We spend a lot of hours in our car, commuting to and from work, running errands, taking our children to and from their activities or for our vacation travels. In addition to a road emergency kit, keep a survival kit in your car with survival items for your family.

(Photo by Vinnie123- used under a creative commons license)

Some handy kits for your car - Road hazard emergency kits that include a basic survival kit items

Use these kits as a starting point and add some personal items for your family to complete your survival kit for your car.


Make an Emergency Plan for Your Pets

Don't forget your pets in your disaster survival plan!

Animals play an important part in many of our lives. Your pets will require extra planning before a disaster strikes in order to keep them safe during an emergency. Unfortunately, pets are often abandoned when there is a disaster and many are lost or left to die. Regardless of what kind of animals are a part of your family, you should include them in your emergency plans and make sure to set aside the appropriate supplies to keep them comfortable and contained during emergencies.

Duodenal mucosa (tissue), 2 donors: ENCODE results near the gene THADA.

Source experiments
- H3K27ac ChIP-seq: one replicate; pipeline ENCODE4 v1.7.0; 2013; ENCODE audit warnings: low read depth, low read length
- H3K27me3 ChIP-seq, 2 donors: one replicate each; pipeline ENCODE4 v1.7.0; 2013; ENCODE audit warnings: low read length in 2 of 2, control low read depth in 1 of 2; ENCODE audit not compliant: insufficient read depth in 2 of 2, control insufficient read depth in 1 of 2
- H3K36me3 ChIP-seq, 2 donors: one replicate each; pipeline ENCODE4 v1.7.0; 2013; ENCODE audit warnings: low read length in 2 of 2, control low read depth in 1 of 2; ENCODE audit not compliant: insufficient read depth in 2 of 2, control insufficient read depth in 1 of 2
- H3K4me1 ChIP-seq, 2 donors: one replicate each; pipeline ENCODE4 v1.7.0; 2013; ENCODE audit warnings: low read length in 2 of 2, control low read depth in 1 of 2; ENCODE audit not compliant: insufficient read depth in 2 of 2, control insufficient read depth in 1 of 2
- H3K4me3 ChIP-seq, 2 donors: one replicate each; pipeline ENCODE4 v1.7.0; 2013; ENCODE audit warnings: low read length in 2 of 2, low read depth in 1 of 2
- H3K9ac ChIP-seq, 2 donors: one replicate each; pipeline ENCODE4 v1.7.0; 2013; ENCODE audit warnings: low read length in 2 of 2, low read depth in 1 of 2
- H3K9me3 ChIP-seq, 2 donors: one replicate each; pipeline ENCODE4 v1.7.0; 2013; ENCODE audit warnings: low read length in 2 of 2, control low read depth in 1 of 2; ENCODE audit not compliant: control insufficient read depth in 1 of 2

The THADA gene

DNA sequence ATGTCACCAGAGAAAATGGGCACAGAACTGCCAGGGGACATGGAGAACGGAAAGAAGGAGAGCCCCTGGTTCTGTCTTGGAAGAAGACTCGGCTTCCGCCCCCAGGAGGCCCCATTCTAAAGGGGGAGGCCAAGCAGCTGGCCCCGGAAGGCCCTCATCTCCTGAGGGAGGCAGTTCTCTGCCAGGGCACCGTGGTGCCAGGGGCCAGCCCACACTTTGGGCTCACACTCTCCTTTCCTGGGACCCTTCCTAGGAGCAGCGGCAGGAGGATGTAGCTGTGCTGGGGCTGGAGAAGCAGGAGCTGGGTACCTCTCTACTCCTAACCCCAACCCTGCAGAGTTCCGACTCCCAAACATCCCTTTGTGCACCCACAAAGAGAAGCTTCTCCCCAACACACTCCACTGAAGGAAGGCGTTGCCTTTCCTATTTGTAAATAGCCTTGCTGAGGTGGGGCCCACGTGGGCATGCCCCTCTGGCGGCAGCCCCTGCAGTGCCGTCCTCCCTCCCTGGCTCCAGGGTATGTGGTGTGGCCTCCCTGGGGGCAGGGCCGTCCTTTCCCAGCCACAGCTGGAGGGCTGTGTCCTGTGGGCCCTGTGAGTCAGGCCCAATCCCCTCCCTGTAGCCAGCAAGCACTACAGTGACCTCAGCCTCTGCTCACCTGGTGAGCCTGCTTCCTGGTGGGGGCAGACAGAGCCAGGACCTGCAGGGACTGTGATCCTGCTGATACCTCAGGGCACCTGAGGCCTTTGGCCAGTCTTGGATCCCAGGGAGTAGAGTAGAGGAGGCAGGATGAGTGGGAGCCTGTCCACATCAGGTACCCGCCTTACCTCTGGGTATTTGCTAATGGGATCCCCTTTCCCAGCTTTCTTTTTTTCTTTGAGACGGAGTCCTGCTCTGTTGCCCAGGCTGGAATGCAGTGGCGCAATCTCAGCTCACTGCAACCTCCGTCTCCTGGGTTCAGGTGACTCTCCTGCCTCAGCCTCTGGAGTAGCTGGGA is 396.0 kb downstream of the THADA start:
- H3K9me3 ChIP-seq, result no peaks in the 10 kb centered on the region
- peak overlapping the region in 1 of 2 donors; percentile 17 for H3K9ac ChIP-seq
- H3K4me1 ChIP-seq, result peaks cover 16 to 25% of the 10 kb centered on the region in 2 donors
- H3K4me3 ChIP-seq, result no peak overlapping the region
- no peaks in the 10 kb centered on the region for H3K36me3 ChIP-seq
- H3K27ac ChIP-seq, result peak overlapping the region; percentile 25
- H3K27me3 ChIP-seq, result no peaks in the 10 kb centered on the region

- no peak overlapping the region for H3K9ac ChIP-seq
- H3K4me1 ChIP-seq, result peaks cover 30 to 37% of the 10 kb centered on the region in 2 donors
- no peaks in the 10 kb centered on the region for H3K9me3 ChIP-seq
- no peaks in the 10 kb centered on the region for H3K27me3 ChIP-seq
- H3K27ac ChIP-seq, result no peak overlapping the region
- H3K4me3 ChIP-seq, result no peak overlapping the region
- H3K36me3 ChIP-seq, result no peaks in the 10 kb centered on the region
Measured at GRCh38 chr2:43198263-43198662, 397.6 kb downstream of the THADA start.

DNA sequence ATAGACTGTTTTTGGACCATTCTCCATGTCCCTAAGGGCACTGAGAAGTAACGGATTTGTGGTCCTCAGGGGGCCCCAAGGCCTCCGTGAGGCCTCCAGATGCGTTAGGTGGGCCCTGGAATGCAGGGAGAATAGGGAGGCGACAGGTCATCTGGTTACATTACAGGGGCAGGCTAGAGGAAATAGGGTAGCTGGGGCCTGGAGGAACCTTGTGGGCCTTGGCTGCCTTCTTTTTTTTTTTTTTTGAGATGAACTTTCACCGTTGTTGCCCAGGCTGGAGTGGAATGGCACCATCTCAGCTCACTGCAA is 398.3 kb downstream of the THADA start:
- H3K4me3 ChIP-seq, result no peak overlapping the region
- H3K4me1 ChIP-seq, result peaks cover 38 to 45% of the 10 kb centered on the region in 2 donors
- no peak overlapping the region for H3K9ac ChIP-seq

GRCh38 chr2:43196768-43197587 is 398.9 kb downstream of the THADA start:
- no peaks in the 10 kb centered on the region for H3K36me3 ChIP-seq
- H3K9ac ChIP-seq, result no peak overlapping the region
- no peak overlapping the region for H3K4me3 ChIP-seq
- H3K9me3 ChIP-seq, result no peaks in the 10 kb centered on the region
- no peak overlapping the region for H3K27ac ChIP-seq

A checklist of emergency kit for your pets:

1. 3 days worth of food and water (at minimum)

2. Leash and collar or suitable carrier to keep animals safe and in your control

3. Medications and medical records

4. Current photo in case you are separated from your animal

5. Identification tag - be sure that your animal wears one at all times and that the information is current

In the event of an emergency, try your best to keep your animal with you. If you have to evacuate, take your animals with you if at all possible. Unfortunately, most emergency shelters will not allow animals unless they are service animals, so as part of your emergency plan, make arrangements ahead of time about where to go with your animals if evacuation is necessary.